The federal government's refusal to adopt more ambitious interim climate targets by 2030 could damage Australia's ability to attract future foreign investment.
Ernst & Young and the European Union have warned Australia's out-of-step policies on climate action could pose an ongoing challenge to the nation's ability to attract capital and export goods to markets adopting carbon tariffs.
In an opinion piece that will be published in The Canberra Times on Wednesday, the EU's ambassador to Australia, Dr Michael Pulch, says there is no time left for climate inaction.
Meanwhile, EY partner Emma Herd on Monday claimed Australian businesses will find it challenging to attract foreign investment if emission targets are not agreed to, causing the cost of capital to shoot up.
The warnings by the global consulting group and the European trading bloc, which houses the majority of Australia's foreign capital access, coincide with pressure on the federal government to agree to a target of net zero emissions by 2050.
Prime Minister Scott Morrison quashed any prospect of bolder 2030 targets, despite a slew of environmental and business groups calling for emissions to be reduced by at least 45 per cent by the decade's end.
Dr Pulch said countries and exporters without ambitious emissions-reduction targets would have to pay the price. The EU has said it intends to introduce carbon tariffs on high-emitting imports.
"Putting a price on carbon is essential, one way or another," Dr Pulch said.
"We want to lead by example and engage with partners, but we are prepared to take more action, if necessary."
Ms Herd claimed a lack of co-ordination by both the corporate sector and the government would have reputational damage to the economy, which would translate to "dollars and cents" lost.
"For us, as an investment destination it becomes challenging if we are seen as being out of step with action," she said.
"Banks and investors have to source capital offshore from the various markets that are increasingly baking carbon into their risk pricing and investment decisions. So it begins to impact our ability to access capital offshore in a cost-efficient way."
Nationals Senate leader Bridget McKenzie said the party had "no friends" due to its unwillingness to commit to net zero, claiming peak bodies had "deserted us".
"We are not ashamed to be standing up and saying 'hold the horses, let's not go galloping off to Glasgow'," she said.
"Let's make sure that what we are considering as a government has actually gone through the prism of how it will affect the poorest in this country."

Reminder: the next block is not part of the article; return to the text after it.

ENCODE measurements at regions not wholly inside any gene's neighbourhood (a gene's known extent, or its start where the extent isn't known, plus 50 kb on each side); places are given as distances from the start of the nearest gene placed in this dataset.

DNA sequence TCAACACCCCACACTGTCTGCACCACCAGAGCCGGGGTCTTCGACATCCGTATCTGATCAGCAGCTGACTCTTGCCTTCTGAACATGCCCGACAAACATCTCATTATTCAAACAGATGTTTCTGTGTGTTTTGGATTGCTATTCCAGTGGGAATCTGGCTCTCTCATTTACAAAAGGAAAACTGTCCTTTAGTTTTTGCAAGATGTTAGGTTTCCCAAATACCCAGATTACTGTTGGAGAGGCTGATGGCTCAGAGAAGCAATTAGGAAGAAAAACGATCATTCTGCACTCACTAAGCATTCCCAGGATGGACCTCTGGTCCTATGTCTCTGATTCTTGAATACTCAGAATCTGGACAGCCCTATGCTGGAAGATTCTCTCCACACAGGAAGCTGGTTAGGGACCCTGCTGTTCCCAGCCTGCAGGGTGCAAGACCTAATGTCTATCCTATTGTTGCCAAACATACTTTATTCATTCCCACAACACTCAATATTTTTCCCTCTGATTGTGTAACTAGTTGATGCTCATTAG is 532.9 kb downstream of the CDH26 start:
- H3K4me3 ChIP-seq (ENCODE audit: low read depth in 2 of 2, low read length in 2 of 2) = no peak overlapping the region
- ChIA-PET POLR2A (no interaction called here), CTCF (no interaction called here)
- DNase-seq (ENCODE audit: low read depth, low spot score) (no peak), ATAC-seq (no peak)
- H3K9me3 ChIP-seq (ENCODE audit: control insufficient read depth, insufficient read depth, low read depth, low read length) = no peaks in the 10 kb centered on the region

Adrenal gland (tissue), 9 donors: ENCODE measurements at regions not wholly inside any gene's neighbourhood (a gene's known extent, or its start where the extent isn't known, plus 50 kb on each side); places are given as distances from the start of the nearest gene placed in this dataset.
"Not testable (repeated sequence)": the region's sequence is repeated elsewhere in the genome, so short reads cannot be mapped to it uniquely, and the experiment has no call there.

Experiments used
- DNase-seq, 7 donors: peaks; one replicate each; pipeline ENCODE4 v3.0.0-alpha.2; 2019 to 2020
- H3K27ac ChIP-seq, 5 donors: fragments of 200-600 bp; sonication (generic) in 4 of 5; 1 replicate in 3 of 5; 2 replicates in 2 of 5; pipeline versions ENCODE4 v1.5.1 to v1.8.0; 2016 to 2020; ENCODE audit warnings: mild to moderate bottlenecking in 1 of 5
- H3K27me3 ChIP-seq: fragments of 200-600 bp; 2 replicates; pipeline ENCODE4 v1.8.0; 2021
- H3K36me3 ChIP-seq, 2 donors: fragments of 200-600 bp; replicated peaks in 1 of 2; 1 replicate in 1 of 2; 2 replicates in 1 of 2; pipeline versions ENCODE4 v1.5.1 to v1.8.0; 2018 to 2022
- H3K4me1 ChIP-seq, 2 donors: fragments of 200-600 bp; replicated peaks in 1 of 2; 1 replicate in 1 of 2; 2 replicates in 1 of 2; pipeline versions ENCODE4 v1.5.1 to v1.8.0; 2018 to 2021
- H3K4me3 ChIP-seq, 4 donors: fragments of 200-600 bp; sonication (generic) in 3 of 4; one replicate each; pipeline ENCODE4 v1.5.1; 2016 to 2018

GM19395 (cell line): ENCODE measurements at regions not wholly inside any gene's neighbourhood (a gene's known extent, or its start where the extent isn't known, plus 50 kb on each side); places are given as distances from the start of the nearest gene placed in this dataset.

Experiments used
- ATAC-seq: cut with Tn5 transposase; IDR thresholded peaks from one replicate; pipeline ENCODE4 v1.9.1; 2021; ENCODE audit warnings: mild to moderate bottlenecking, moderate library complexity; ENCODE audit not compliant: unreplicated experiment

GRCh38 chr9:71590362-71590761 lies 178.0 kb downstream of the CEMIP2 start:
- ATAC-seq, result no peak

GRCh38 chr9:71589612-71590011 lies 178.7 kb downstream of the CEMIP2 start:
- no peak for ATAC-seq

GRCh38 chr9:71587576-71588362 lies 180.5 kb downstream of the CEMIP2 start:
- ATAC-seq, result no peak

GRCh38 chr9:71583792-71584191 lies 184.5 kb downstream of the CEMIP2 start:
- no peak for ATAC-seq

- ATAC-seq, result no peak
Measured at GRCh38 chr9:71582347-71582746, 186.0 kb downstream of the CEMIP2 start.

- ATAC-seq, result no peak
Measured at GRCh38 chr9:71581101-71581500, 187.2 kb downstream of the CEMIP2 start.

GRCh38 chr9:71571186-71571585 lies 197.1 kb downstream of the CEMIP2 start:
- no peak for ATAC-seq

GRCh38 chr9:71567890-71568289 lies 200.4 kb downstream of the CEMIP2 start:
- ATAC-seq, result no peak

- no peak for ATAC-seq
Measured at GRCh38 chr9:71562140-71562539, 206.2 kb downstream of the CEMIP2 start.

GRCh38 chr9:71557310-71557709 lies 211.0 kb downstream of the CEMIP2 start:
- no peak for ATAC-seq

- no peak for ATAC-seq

The Coalition has pledged to reduce emissions by 26 to 28 per cent by 2030.
Nationals deputy leader David Littleproud claimed the party hadn't been briefed on any changes to the existing 2030 target on Monday afternoon, saying the discussion had solely been based on a commitment to net zero by 2050.
"We haven't been asked to make any consideration on [lifting the 2030 target], but what we can say is that we're going to not just meet it, we're going to beat it," he told the ABC.
Earlier on Monday, Deputy Prime Minister Barnaby Joyce flagged an agreement on the 2030 target was unlikely.
Around one-third of the party were strongly opposed to a 2050 net-zero target at a party room meeting on Monday, with others happy to agree to the plan so long as regional Australia emerged relatively unscathed.
Mr Morrison during question time said a decision on a net zero target ahead of the Glasgow COP26 summit would be made by the government in cabinet.
Dr Pulch also said the EU would not be able to curb the world's emissions alone, and working alongside the Australian government was necessary in order to keep the climate crisis under control.
"We have to inspire others - even the most reluctant partners - to join the path to climate neutrality," he said.
The Reserve Bank has warned the lack of commitment on emissions is increasing the risk that more capital outflows will occur than investment coming into the country.
Labor finance spokeswoman Katy Gallagher said negative business conditions brought on by a lack of climate policy would further hurt the budget deficit.
"Businesses are crying out for certainty from the government so they can confidently participate in the global transition to reduce emission. If they are unable to do so due to failures of the Morrison government it will have an ongoing negative impact on the nation's budget,'" Senator Gallagher said.
"Even the Treasurer has acknowledged that a failure to adopt net zero by 2050 would weaken Australia's economy even further, and put Aussie business at a greater disadvantage to those who are actually in step with this global movement and are committed to climate action."
Former prime minister Malcolm Turnbull said he understood the impasse on climate action within the Coalition better than most, claiming the government had been held to ransom by a "strong group of climate denialists" who were "wedded to fossil fuels".
"It's hardly, you know, raving left-wing radical stuff," Mr Turnbull told the ABC.
"The planet's running out of time to address global warming, and the patience of other countries and other leaders, financiers, it's all running out.
"We are looking like a really helpless, hopeless laggard on climate."
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